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Album Review: Leith Ross “To Learn”

Canadian singer-songwriter Leith Ross‘ star is rising with the release of their debut album, To Learn, out everywhere on May 19. The Ottawa-born, Winnipeg-based folk artist bares their vulnerabilities on the record, which explores in intimate detail themes of love, healing, and self-discovery.

To Learn is out now

It’s a mature departure from their 2020 EP Motherwell, the first project Ross recorded and released for a college assignment. To Love features confident vocals and polished productions of singles they have released over the past three years, including their viral TikTok hit from 2021, “We’ll Never Have Sex.”

The album opens with two minutes of ethereal instrumentation akin to a sound bath meditation on “5am.” The song crescendos as Ross’ soft, layered vocals pour into listeners’ ears, and awakens with lively guitar playing. It sets the tone for what follows on the record: uplifting music as the backdrop to Ross painfully coming to terms with heartbreak, trauma, and their queer identity.

In their short career, Ross has honed a masterful control of their voice. From their lower register to their falsetto, Ross’ crooning conveys the spectrum of pain felt during a breakup on tracks like “I Just Don’t Think That You Like Me That Much.” It’s arresting to hear Ross sigh deeply on “To Me,” a song about a toxic relationship, before they ask, “Do you know how humiliating it can be to beg for forgiveness that you shouldn’t need?”

Much like the album opener, songs like “To Me” and “Orlando” make effective use of dynamics to express Ross’ emotions. “Orlando” begins with lofi production and Ross singing with hushed anguish, “You make every part of me small / I’m short of breath and two feet tall / And I still don’t know what I did wrong / It’s not your fault, I just think I was in love.” The track builds up in volume as they sing repeatedly, “Forget, forget, forget,” with loudness that represents Ross ignoring their inner voice and drowning out their worries in order to cope.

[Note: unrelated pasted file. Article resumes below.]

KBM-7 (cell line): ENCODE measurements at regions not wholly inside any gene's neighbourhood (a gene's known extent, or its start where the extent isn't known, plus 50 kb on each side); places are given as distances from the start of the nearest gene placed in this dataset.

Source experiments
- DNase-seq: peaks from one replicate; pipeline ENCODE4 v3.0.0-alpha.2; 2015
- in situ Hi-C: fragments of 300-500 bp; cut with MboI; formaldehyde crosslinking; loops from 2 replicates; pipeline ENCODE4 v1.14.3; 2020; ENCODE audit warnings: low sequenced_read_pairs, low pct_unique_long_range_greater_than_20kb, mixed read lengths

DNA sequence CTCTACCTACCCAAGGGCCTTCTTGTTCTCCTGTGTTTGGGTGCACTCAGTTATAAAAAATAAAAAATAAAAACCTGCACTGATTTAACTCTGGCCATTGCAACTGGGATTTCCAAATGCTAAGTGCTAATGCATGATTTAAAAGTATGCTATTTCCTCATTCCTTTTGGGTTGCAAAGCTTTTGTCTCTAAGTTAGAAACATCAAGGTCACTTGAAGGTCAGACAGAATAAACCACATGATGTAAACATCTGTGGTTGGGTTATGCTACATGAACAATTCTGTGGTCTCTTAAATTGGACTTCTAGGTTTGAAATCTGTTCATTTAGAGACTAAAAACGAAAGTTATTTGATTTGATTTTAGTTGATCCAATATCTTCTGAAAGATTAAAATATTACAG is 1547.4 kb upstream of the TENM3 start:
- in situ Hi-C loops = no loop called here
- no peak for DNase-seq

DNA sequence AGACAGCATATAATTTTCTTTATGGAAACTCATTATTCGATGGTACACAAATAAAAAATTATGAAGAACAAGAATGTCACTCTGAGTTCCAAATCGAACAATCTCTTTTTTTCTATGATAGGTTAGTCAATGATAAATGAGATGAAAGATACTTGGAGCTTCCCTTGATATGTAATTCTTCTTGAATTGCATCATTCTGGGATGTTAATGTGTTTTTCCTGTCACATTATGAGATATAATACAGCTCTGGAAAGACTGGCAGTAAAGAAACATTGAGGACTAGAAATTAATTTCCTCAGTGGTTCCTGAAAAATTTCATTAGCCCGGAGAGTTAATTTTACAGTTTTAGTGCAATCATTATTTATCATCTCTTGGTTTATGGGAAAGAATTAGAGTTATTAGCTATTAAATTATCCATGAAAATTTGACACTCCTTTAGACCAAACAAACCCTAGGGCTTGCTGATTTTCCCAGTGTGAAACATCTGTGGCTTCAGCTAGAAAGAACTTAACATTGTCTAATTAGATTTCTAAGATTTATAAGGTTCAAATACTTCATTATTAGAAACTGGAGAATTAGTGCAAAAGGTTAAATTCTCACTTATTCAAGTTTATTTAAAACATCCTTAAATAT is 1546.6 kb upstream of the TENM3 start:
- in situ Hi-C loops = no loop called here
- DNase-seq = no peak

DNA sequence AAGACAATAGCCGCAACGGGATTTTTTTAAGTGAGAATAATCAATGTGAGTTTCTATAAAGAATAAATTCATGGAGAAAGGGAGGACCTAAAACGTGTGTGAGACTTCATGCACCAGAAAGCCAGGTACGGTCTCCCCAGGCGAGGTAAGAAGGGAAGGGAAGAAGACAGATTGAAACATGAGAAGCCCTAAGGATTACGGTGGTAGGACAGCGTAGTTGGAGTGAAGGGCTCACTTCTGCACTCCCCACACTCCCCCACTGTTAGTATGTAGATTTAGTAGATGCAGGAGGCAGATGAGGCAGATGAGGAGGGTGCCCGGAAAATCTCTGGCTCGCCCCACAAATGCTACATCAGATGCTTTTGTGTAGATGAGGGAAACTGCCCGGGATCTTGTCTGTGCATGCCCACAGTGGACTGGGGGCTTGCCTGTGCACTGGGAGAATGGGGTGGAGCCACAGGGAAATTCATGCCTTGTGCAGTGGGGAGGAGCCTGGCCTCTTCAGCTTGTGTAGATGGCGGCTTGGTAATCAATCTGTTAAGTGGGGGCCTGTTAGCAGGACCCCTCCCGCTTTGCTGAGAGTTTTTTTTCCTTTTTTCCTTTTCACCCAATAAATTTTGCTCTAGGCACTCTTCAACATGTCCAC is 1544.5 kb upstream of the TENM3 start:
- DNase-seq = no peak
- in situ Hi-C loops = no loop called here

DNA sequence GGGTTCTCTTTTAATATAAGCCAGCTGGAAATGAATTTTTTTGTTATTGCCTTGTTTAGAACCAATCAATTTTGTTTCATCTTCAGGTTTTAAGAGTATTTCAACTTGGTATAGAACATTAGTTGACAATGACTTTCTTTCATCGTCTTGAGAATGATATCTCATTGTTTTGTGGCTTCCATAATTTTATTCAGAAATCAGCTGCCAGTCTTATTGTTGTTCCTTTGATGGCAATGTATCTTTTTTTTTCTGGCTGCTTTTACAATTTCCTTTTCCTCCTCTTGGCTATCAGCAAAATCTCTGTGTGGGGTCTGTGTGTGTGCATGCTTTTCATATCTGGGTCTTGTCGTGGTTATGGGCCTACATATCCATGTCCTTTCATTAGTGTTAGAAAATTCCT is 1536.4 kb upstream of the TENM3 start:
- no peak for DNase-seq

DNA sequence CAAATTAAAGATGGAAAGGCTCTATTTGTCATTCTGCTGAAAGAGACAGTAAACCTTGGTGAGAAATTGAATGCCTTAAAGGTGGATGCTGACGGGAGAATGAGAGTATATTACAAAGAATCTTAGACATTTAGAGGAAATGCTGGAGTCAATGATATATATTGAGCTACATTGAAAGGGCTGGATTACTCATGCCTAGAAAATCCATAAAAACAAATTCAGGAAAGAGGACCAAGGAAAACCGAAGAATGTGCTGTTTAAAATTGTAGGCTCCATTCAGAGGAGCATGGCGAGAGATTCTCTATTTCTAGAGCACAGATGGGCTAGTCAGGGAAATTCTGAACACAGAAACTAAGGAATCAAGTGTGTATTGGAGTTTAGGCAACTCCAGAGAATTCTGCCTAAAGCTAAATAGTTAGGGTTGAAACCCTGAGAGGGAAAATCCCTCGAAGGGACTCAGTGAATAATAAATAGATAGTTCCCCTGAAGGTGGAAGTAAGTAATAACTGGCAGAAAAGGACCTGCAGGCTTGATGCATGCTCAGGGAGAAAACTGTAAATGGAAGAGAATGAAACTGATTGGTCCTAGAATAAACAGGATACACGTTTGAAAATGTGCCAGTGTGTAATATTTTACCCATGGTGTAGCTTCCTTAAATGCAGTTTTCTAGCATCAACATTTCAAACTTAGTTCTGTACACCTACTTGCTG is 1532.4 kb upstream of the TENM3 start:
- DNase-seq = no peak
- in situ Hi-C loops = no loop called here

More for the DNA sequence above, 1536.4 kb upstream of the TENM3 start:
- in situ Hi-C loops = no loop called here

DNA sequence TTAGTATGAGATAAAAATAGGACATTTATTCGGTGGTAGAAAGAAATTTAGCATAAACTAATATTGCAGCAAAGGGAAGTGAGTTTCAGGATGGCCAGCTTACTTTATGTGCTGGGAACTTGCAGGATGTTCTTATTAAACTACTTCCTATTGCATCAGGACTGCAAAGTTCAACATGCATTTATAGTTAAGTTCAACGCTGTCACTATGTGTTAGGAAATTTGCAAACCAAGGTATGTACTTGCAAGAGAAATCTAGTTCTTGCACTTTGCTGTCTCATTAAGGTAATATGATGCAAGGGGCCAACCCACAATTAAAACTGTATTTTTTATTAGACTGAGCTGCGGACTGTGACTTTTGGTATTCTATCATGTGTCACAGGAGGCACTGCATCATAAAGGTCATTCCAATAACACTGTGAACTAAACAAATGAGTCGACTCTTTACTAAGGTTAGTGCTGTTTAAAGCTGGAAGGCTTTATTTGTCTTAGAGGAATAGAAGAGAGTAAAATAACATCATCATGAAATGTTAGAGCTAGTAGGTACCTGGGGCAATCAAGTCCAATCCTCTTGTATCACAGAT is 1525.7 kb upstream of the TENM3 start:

The most powerful moment on the record comes at its midway point with “Guts,” which unpacks Ross’ experience with sexual assault. The track sees the singer reclaiming their power with quiet but assured confidence. Its composition is striking, as with the song “(You) On My Arm” – both are anthemic and pop-influenced, placing Ross among the ranks of indie folk contemporaries Boygenius and Julia Jacklin.

The album concludes with coming of age reflections about what it means to let go of the past and grow. Ross displays an endearing level of honesty and humility as they navigate the processes of self-realization and acceptance. To Learn is bound to keep longtime fans pleased and win over the hearts of new listeners.

Leith Ross Online: Website | Facebook | Twitter | Instagram | TikTok | YouTube | Spotify | Apple Music

About Parisa Vafaie

Parisa Vafaie is a Master of Public Policy student in Canada with a background in journalism. Her simple pleasures include chai lattes, well-curated playlists, and CDs packaged in jewel cases.

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